Billy Wilder, who co-wrote and directed the original film version of Sunset Boulevard said it best: “You can’t write a musical about Sunset Boulevard,” he insisted, “it has to be an opera. After all, it’s about a dethroned queen.” It was the early 60′s and Wilder was talking to – of all people – Stephen Sondheim who had just outlined his own version of a musical based on the classic story of a faded Hollywood legend. After talking with Wilder, Sondheim dropped the idea. He may have also sensed the intense possessiveness that Hollywood had for this picture. After decades of the film industry stealing creative ideas and talent from Broadway, the idea that Broadway (and London’s West End) would eventually scour old movies for new ideas was anathema. But the trend began nevertheless. Today, for better or worse, most Broadway musicals are now based on former films. Sometimes even with their screen music intact, as with Lion King. The famous Disney composer Alan Menken is right up there in the top pantheon of musical composers. Much of his work has transferred to Broadway brilliantly. And much of Andrew Lloyd Webber’s music has made it to film. They really are two sides of the same coin.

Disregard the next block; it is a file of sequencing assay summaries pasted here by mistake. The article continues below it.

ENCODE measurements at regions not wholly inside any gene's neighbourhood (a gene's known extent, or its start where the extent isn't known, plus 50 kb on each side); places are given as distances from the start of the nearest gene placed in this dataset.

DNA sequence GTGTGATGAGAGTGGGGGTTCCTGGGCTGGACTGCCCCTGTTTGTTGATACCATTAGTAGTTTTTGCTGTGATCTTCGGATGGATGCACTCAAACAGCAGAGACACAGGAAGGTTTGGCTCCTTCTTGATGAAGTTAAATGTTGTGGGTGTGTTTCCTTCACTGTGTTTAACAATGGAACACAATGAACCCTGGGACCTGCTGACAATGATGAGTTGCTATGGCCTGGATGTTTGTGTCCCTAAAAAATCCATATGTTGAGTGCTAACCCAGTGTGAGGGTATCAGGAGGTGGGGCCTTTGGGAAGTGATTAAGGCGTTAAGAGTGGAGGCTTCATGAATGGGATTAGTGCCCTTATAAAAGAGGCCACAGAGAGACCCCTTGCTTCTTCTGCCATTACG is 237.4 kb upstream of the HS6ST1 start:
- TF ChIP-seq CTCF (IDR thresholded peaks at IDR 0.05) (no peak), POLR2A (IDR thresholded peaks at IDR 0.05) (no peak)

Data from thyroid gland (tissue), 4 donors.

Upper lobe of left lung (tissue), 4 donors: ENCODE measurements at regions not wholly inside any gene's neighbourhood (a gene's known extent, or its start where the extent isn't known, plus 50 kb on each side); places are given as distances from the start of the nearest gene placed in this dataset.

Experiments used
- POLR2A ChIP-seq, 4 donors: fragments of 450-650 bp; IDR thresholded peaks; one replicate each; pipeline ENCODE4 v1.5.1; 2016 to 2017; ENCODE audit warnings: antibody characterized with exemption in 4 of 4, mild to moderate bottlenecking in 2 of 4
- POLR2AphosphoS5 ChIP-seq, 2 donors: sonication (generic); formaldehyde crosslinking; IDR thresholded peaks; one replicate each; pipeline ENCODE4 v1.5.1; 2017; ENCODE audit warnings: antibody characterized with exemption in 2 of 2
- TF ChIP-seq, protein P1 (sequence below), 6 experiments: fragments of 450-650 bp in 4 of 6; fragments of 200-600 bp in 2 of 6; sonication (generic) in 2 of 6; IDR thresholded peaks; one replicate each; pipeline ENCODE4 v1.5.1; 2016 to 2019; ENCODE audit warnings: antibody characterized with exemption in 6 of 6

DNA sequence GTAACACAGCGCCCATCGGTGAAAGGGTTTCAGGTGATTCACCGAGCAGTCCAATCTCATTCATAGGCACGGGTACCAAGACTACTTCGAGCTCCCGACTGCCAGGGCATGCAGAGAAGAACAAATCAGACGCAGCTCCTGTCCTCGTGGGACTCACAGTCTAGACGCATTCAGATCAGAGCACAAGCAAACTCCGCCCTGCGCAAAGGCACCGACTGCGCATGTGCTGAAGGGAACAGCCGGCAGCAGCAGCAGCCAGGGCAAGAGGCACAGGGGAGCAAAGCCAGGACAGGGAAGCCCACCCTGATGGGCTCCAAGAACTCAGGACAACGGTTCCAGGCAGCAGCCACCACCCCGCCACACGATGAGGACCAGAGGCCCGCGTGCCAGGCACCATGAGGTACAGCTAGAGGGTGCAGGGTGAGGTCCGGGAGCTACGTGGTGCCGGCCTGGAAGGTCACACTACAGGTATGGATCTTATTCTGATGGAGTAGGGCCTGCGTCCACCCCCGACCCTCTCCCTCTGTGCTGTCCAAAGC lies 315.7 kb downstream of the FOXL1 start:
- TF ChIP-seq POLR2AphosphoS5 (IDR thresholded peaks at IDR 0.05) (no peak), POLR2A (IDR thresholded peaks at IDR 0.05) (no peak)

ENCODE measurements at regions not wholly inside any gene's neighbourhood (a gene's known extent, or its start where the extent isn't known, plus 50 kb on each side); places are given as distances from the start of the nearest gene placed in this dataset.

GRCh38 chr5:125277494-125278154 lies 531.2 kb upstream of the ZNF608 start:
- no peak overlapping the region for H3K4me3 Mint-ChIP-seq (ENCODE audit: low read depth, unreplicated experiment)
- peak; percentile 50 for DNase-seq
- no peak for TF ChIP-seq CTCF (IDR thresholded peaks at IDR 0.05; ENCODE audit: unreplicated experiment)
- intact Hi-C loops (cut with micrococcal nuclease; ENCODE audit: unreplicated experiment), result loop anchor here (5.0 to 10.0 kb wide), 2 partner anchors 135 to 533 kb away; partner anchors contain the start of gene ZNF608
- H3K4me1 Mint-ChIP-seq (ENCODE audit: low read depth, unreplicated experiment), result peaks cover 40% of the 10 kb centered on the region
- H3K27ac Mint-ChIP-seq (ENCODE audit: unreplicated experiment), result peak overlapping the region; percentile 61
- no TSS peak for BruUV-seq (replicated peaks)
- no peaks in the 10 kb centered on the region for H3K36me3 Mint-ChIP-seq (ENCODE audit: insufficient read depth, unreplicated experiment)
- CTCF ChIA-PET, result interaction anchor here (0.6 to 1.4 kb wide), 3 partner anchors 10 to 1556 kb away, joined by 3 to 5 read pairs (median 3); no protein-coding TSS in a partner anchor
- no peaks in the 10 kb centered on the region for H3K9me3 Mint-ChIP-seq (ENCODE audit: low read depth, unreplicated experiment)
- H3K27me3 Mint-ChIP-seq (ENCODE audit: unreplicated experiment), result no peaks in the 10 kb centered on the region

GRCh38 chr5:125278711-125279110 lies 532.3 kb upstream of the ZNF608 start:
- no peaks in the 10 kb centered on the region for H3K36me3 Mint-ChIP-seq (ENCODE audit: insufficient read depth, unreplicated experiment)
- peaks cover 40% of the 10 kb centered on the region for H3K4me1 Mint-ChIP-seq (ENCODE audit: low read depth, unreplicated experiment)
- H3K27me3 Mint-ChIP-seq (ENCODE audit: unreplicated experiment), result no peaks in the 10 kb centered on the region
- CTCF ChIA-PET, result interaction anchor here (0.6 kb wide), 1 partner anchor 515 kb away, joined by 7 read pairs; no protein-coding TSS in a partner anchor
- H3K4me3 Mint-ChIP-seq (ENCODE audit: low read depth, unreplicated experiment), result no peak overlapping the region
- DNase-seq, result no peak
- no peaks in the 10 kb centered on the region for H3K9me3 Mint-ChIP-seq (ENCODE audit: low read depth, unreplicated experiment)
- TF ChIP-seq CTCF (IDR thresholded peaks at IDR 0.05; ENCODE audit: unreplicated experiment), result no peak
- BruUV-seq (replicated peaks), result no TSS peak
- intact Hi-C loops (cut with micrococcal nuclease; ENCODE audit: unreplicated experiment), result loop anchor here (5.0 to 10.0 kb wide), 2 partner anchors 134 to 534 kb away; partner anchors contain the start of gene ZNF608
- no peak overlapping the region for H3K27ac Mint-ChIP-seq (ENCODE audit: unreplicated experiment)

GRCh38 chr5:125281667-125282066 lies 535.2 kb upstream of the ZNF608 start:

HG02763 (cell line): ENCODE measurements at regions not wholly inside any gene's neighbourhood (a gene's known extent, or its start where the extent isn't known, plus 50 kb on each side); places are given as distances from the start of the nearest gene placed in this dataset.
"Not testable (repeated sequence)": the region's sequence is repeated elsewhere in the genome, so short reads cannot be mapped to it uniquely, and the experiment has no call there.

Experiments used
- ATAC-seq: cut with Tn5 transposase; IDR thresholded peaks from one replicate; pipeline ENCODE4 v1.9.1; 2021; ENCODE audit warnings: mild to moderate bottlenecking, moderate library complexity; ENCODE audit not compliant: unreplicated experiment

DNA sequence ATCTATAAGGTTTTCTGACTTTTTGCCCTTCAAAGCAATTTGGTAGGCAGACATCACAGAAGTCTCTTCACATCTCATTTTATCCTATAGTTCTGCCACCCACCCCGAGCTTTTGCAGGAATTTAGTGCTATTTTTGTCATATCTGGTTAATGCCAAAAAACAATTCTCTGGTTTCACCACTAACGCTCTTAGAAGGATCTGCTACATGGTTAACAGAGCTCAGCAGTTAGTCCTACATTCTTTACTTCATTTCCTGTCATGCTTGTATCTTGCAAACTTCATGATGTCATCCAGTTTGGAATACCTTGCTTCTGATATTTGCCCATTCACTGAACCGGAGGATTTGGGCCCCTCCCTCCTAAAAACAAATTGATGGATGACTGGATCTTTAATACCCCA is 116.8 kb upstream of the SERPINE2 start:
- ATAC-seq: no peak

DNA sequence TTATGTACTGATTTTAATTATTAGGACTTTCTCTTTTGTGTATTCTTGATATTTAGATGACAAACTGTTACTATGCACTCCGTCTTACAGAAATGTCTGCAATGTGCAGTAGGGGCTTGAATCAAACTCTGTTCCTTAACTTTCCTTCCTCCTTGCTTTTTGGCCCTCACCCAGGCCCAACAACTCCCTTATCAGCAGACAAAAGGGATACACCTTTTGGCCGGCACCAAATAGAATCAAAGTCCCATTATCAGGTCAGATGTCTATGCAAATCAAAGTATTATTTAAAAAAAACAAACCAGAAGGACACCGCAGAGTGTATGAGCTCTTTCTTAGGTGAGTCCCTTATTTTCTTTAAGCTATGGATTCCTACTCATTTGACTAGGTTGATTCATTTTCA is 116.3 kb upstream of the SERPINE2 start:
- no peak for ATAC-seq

Anrew Lloyd Webber was used to purloining old ideas for his musicals, as with Phantom of the Opera. So while Sunset Boulevard had a variety of writers and composers take a whack at it, he was successful in clearing all the hurdles, both creative and legal. But not without hitting some pretty big walls and writing some pretty big checks first. It’s been a long and rocky trek to finally get Sunset Boulevard to Cohoes, New York. And for Jim Charles, artistic director to sew up the rights to perform it is no small achievement. There’s been a lot of struggle before it got to be staged here.